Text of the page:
Between rounds Matt Hume gives Barnett a REALLY stern pep talk, great cornering. McGee comes out for the 2nd and throws a left hook, countered by Barnett with a low kick. McGee clinches and shoves him to the fence again, and they exchange knees before McGee gets a single leg to half-guard. Barnett lands some strikes from his back though and gets full guard, and McGee looks tired at this point. Josh keeps an active guard, looking for a triangle, and then manages to open McGee up with some elbows from the bottom. McGee tries to pass guard, but Barnett rolls all the way through and reverses, getting his own takedown. McGee tries to reverse and then come back up into a clinch, where Barnett takes over, using a front facelock to avoid a takedown and then gets on top in side mount. McGee looks gassed and in trouble now, and Barnett goes to town, taking full mount and then OPENING UP with some big strikes from the top, and McCarthy steps in there.
Good fight I thought, both guys looked impressive in parts, as McGee’s first round showed me more ground skill than I’d have ever given him credit for. Barnett defended well, however, and once McGee gassed, the fight was all Barnett as he took over and dismantled the Giant as soon as he got a dominant position. Strong debut for Barnett to immediately throw his name into the hat as a contender.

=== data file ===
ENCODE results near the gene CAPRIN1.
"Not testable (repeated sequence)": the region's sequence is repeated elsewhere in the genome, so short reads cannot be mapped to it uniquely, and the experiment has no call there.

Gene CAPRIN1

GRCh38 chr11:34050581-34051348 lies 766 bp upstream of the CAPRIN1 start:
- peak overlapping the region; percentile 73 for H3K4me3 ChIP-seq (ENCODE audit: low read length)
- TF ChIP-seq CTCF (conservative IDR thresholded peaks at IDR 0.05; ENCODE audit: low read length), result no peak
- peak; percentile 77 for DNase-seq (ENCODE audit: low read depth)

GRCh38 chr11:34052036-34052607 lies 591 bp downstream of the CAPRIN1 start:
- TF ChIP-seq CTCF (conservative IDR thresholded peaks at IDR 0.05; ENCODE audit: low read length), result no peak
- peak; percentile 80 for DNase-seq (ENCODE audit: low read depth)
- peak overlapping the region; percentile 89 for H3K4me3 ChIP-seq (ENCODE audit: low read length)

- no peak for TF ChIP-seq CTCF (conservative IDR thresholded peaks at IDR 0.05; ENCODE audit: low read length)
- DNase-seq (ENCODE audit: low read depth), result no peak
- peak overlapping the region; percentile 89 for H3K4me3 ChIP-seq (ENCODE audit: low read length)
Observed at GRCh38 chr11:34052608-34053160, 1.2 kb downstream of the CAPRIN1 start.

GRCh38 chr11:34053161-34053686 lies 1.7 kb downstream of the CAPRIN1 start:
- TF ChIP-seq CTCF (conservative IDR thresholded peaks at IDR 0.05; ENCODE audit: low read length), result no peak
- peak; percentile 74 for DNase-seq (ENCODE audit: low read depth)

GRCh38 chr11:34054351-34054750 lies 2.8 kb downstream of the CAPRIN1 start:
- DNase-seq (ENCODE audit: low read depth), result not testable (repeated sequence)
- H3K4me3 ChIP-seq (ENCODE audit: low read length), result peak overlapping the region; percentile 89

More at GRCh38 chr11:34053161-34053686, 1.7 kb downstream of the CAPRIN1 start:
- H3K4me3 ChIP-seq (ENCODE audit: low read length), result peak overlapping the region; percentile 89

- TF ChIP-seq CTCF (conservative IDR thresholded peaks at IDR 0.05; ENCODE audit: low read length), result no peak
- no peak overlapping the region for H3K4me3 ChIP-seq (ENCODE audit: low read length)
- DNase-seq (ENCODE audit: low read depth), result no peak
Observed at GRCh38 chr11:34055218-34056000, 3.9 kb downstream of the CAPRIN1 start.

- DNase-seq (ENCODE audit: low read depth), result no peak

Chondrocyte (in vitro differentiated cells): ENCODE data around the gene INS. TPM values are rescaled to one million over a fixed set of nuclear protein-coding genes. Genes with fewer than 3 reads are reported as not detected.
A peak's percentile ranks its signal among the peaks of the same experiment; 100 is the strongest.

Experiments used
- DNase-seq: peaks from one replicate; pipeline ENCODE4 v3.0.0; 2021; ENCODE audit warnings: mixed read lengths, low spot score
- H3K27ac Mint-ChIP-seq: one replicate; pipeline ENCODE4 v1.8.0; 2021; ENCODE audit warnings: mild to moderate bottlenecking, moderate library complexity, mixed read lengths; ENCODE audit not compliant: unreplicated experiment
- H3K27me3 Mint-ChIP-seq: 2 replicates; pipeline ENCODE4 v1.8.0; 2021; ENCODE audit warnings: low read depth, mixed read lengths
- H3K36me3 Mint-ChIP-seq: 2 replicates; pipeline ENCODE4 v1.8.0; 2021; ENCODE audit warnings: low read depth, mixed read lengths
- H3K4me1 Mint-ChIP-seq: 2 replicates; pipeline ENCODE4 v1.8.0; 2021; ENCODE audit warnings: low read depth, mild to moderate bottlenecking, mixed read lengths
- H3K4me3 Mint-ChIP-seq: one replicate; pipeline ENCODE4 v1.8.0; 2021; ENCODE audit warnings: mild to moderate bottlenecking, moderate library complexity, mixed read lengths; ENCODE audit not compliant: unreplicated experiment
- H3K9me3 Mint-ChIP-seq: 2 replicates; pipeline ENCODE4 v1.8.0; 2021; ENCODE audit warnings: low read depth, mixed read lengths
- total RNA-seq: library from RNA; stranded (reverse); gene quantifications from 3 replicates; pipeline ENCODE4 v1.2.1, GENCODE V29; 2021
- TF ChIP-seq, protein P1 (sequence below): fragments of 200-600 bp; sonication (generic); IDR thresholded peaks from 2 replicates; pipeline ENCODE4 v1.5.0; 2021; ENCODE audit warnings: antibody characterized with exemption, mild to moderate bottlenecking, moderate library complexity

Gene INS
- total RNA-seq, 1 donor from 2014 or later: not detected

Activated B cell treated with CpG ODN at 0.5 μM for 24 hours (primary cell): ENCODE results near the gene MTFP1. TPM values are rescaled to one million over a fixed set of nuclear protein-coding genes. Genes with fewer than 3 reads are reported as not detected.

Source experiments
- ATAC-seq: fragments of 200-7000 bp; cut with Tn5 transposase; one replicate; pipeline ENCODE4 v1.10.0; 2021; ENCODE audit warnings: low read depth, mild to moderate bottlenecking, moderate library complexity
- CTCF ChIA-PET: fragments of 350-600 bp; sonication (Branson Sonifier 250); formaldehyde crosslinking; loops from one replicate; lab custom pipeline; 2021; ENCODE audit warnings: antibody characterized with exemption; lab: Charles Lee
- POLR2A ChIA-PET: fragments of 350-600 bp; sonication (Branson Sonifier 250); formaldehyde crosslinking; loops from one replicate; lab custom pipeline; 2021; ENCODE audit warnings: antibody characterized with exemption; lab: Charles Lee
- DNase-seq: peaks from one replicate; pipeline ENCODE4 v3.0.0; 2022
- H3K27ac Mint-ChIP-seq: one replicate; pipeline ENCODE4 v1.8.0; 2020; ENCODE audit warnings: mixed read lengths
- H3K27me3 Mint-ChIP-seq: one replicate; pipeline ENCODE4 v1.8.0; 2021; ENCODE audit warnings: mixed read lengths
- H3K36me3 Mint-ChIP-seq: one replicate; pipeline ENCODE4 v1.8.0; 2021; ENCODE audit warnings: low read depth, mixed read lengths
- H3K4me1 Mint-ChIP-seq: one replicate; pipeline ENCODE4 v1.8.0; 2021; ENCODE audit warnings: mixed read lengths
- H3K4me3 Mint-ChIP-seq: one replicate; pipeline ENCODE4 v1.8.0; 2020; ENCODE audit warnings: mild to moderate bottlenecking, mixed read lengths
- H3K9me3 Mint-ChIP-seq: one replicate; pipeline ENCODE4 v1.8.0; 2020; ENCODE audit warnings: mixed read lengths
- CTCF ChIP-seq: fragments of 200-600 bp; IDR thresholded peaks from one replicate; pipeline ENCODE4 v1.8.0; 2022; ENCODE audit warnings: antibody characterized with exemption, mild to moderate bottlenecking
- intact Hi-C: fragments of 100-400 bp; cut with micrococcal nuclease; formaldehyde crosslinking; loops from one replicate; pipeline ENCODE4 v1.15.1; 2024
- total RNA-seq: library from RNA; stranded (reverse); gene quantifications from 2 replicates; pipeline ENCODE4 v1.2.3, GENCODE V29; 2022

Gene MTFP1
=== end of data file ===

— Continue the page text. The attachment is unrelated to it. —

They decide to show us a preliminary bout from earlier in the night now, probably because of the speed the first two fights were over in. This is two five-minute rounds. Interesting fight too, as we get Alex Stiebling, who’d go onto more fame later in his career with Pride, against Mark Hughes, the twin brother of future superstar Matt! And yeah, it’s *really* weird for me to see Mark Hughes fighting, as I constantly have to remind myself that it’s not Matt in there. Stiebling looks completely different to how he does now, a total contrast to some of the guys who look exactly the same. Here Alex is really lean and looks very young.